In part 1, I put semicolons in their place (and got a bit excited about cheese). In part 2, I’m taking a look at their closest relation: the colon.
It’s easy to confuse the two – they sure do look alike – but how they’re used is quite different. I think of a colon as an introducer, a signpost that says the thing that follows will explain, conclude, expand or offer an example of whatever has come before it.
They can be used to introduce a list:
There are three dog breeds that never fail to make me smile: dachshunds, springer spaniels, and miniature schnauzers.
Or introduce a quote, extract or bulleted list in the way I just did above. Be careful not to use a colon when the material following it completes the sentence preceding it.
Three dog breeds that never fail to make me smile are: dachshunds, springer spaniels, and miniature schnauzers.
You can’t use a colon here because the material after the colon is essential to the sentence preceding it. “Three dog breeds that never fail to make me smile are” doesn’t make sense on its own.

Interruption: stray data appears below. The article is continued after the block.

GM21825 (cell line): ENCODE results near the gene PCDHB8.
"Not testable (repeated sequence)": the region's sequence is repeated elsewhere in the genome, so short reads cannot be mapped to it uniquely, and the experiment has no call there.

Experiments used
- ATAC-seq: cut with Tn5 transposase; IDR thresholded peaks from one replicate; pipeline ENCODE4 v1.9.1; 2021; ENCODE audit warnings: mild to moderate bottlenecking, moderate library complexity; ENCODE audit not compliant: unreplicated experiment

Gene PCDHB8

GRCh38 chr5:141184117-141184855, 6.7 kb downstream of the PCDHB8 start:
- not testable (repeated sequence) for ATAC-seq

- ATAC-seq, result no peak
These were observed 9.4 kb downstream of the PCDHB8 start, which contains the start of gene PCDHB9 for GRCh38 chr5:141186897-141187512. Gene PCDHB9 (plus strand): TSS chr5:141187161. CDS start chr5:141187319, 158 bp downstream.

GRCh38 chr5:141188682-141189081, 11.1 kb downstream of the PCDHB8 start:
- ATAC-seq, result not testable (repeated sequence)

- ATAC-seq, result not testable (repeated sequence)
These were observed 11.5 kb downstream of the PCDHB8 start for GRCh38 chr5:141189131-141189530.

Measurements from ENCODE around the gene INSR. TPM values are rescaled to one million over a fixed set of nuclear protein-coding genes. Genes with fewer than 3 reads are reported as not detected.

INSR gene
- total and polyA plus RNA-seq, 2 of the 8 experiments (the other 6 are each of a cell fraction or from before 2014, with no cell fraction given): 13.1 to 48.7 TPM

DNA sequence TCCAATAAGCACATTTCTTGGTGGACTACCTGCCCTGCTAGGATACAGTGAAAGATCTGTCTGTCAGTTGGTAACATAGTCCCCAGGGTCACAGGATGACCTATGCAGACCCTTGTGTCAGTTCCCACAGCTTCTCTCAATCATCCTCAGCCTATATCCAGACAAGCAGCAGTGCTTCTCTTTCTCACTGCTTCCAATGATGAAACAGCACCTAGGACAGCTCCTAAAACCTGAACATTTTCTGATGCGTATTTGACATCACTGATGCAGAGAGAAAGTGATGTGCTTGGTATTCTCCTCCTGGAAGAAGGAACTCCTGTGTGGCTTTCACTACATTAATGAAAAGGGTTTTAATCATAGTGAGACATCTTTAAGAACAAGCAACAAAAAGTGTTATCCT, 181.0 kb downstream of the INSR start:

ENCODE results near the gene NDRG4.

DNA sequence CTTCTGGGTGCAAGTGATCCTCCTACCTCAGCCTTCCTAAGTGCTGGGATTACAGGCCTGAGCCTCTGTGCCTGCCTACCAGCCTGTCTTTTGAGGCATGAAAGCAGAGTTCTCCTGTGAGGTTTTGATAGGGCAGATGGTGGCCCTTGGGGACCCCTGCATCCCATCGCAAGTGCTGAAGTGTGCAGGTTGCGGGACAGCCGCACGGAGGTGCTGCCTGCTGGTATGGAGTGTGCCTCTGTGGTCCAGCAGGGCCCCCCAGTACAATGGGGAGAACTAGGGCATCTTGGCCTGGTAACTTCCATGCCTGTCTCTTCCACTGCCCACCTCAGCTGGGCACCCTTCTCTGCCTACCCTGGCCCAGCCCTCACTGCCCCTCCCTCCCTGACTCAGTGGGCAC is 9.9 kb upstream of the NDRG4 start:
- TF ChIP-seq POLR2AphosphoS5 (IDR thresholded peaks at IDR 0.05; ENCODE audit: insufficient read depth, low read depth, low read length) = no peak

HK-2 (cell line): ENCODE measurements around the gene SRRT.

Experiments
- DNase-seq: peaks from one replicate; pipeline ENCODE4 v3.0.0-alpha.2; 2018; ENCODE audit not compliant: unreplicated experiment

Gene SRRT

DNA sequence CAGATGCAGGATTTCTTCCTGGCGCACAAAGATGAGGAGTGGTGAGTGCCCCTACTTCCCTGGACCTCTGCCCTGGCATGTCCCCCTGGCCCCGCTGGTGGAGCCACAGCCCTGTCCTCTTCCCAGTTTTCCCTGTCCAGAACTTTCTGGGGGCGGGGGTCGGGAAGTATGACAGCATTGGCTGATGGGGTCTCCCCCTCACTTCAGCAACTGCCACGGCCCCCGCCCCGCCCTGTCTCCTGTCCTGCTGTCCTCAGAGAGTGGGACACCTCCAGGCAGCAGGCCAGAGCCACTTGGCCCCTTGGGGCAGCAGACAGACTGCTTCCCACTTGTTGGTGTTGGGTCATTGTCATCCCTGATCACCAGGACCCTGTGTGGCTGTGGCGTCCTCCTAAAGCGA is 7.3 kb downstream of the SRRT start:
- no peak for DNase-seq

Where people often trip up is when they want to use a colon in place of a linking word, such as namely, for instance, because, or as follows.
There’s one thing I’ve learnt working in a cinema: people are gross.
After emerging from the tunnel into the light she knew what she wanted: dinner.
There were more than enough clothes to go around, but everything was available in two colours: black and white.
One of the most noticeable differences between clauses that follow colons and those that follow semicolons is the former don’t have to contain verbs (as in ‘dinner’ or ‘black and white’), and they don’t have to be standalone sentences, although they can be (‘people are gross’).
Colons have other uses to. They might separate a title from a subtitle:
Head Meet Wall: Tales from a Frustrated Author
Or introduce direct speech:
I looked up at Ariel and whispered: “Can I stroke your tail?”
Those two little dots can do quite a lot, especially when you know how to use them correctly.
If your work is in need of a good colonic, please get in touch. I promise to be gentle.